Lufthansa seeks state aid to secure 'solvency'

Losing a million euros in reserves per hour
Losing a million euros in reserves per hour

German airline giant Lufthansa said Thursday the group was in "intensive negotiations with the governments of its home countries... to sustainably secure the group's solvency", as it reported a 1.2-billion-euro operating loss in the first quarter.

"The business outlook, existing multi-billion liabilities... and refunds of cancelled tickets as well as upcoming repayments of financial liabilities" will make state bailouts indispensable, the group said in a statement.

But bosses are "confident" that talks with national capitals—including in the home countries of subsidiaries Brussels and Austrian Airlines and Swiss—"will lead to a successful conclusion".

Preliminary results showed Lufthansa's revenues fell 18 percent year-on-year in January-March, to 6.4 billion euros ($6.9 billion).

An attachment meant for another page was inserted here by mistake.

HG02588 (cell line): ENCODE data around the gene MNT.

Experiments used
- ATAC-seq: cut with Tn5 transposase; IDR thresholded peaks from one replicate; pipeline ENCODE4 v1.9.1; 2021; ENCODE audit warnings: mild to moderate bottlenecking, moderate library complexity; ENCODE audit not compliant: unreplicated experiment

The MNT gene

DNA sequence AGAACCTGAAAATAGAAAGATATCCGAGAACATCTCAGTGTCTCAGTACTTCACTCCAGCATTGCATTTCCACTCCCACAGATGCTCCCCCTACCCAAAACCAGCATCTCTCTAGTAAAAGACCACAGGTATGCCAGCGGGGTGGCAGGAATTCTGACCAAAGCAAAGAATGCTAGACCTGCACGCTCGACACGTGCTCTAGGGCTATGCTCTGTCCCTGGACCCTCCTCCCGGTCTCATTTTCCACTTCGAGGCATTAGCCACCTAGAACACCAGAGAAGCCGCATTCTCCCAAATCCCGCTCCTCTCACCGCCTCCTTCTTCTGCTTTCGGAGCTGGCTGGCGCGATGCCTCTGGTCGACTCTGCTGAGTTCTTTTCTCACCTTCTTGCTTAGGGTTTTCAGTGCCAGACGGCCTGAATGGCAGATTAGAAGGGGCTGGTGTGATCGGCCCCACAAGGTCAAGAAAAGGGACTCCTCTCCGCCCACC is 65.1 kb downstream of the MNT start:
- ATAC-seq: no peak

In March alone, sales fell almost 50 percent, or 1.4 billion euros.

On top of the 1.2-billion-euro plunge in adjusted before interest and taxes (EBIT), Lufthansa "expects crisis-related asset impairments and the negative development of the value of fuel hedges to have a further significant negative impact" on first-quarter profits, it added.

The group will publish full financial results in "the second half of May", postponing the release from April 30.

And with its flight plan slashed to a bare minimum, Lufthansa "expects a considerably higher operating loss in the second quarter compared to the first quarter", eating still further into its 4.4-billion-euro cash buffer.

Last week, Lufthansa said its emergency flight plan would remain in effect until at least May 17, while earlier in April chief executive Carsten Spohr said it would need state aid to survive.

The group was carrying fewer than 3,000 passengers daily compared with a pre-pandemic average of around 350,000 a day, Spohr said.

"We are losing about a million euros in liquidity reserves per hour. Day and night. Week by week," he added.


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